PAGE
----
Labeling Dilemma for Alaskan salmon
Why pay for a service that might not have real value? That is the question that Alaskan salmon fisheries are facing now that . Alaskan salmon fishermen have been given two choices: find another entity to cover the costs, now that the Alaska Department of Fish and Game (ADFG) will no longer pay, or go without the label.
ADFG is not out of the picture completely. It is willing to be involved in the certifying, but only if the salmon industry in its state is treated as one fishery, as opposed to several, and if someone else will cover the actual cost. However, Alaska’s sustainable fisheries have good reason not to want to incur the costs of the MSC label. Annual sustainability audits run $75,000, and recertification every five years is approximately $150,000, according to the Alaska Journal of Commerce. It seems ludicrous that Alaskan salmon fisheries might lose the MSC “sustainability” label purely for financial reasons.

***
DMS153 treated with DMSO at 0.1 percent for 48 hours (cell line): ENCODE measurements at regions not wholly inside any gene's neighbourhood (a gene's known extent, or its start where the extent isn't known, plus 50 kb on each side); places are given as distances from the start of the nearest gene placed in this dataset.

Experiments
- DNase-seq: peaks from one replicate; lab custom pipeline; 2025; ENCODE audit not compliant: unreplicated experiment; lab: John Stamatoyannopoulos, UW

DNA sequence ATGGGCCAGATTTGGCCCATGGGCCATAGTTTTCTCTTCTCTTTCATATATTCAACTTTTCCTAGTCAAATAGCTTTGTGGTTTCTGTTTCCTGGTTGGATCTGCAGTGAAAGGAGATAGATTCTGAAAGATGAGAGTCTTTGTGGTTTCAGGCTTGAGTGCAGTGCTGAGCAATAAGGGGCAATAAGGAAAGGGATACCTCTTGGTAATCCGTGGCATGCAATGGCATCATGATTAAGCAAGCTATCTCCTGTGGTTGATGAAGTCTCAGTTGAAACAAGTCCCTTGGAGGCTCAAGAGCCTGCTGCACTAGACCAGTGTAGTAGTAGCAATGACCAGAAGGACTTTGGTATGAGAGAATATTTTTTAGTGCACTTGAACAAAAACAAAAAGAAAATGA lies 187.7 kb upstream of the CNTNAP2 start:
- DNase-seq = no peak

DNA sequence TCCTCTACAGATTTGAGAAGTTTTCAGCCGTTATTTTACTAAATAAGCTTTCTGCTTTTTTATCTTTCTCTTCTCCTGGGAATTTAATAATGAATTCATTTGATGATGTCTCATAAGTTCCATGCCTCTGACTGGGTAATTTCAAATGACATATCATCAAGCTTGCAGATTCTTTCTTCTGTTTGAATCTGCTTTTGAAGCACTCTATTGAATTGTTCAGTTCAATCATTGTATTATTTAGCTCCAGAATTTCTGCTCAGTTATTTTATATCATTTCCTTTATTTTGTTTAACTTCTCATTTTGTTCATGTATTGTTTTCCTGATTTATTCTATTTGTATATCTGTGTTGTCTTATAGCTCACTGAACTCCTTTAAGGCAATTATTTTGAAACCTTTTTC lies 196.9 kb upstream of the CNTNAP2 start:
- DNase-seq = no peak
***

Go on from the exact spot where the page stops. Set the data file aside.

Are Alaskan salmon fishermen terribly concerned by all this? Probably not that much. MSC has certified a number of fisheries with questionable sustainability , such as New Zealand Hoki and South Georgian Toothfish. This reduces the value of the MSC label and is confusing to consumers: what does an MSC label actually mean if questionable fisheries can simply pay to get one, while a well-managed fishery like Alaskan salmon can go unlabeled because they aren’t willing or able to pay?
While Alaskan salmon’s future with an MSC label is up in the air, MSC is making a very strong effort to persuade Alaskan salmon fishermen to continue using their label. Specifically, they have been sending out form letters for buyers to use when corresponding with salmon suppliers, in which buyers urge suppliers to continue paying for MSC certification or risk losing their clientele.
Other fisheries are still buying into the MSC game, with swordfish and Pacific Northwest tuna both fighting hard to receive a label with questionable meaning. We encourage them to spend their money elsewhere, perhaps to fund and implement truly sustainable practices, rather than paying for a label with little substance supporting it.
In the meantime, consumers should avoid shopping only according to labels. Be sure to check out our and stay informed by asking questions as to where your seafood is coming from.
- Sofía Baliño